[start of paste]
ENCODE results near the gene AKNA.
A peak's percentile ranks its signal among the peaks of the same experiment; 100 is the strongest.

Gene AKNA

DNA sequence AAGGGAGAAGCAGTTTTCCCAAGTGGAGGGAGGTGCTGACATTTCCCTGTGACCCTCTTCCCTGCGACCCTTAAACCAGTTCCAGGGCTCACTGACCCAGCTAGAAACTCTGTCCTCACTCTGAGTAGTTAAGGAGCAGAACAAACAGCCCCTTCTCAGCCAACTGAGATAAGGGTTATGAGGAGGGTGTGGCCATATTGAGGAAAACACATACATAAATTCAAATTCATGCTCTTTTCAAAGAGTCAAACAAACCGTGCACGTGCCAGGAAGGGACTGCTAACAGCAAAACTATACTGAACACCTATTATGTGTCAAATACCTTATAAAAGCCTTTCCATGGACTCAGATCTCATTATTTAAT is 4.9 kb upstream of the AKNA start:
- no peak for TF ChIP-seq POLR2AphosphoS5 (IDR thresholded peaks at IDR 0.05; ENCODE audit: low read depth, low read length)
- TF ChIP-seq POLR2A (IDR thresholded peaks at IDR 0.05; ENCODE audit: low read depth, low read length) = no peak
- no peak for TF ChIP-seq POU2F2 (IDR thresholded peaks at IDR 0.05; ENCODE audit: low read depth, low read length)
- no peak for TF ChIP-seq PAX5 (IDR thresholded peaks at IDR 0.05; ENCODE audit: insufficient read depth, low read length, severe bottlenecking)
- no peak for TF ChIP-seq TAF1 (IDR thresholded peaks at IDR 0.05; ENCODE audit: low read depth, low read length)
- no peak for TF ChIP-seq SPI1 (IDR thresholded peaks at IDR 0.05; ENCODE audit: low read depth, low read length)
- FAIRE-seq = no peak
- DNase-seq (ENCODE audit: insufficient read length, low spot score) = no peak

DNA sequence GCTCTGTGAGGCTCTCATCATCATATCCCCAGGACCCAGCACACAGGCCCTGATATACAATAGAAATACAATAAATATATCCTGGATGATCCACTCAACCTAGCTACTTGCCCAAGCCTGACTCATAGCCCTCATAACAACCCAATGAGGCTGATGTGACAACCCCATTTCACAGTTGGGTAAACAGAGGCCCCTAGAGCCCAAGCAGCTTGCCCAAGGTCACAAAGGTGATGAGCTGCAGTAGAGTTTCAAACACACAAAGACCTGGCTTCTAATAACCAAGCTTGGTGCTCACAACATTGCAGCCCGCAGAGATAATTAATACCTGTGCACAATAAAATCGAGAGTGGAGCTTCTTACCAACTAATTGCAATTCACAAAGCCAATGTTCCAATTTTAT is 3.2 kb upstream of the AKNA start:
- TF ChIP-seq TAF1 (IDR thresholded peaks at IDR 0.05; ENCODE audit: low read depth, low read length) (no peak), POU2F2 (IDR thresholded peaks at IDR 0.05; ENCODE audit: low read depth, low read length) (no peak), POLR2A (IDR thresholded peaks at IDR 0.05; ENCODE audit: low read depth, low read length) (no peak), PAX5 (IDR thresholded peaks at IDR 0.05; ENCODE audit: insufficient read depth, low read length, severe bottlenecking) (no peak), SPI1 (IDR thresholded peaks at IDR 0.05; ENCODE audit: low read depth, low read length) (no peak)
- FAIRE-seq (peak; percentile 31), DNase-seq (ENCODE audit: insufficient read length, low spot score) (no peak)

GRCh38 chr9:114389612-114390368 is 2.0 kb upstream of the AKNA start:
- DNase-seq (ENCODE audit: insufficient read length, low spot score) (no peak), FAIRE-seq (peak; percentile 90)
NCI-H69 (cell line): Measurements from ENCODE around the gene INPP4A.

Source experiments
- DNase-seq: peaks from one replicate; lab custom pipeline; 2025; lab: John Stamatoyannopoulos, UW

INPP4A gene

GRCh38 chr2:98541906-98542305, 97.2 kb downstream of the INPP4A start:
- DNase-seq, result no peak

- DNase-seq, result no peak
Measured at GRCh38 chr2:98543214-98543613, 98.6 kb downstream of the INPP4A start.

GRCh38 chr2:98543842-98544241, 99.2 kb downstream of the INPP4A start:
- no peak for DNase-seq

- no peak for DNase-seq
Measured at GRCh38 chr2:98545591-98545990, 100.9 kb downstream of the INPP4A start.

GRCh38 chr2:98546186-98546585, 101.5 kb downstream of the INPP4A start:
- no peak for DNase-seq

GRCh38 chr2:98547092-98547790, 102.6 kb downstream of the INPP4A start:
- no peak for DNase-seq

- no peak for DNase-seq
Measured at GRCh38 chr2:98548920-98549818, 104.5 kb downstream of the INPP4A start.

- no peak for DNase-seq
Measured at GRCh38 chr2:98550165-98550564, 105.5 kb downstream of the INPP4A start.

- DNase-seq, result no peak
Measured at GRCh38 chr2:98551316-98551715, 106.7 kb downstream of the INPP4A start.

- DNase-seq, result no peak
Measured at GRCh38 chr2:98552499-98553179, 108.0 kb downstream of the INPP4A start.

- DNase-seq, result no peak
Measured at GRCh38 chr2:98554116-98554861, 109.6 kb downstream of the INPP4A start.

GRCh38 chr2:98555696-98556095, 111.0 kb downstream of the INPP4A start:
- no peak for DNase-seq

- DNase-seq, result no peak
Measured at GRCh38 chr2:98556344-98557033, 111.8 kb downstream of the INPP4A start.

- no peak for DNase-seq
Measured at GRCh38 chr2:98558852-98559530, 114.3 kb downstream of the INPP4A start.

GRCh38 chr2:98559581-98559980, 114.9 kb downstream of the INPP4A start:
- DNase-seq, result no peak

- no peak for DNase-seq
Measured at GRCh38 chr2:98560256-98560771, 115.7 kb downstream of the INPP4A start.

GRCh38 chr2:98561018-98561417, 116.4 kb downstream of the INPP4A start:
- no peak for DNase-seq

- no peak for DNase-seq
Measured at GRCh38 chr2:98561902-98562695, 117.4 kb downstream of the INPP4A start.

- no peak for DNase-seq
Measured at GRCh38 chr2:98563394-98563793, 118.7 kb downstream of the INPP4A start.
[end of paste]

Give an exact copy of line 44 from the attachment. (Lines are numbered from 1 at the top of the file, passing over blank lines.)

GRCh38 chr2:98555696-98556095, 111.0 kb downstream of the INPP4A start: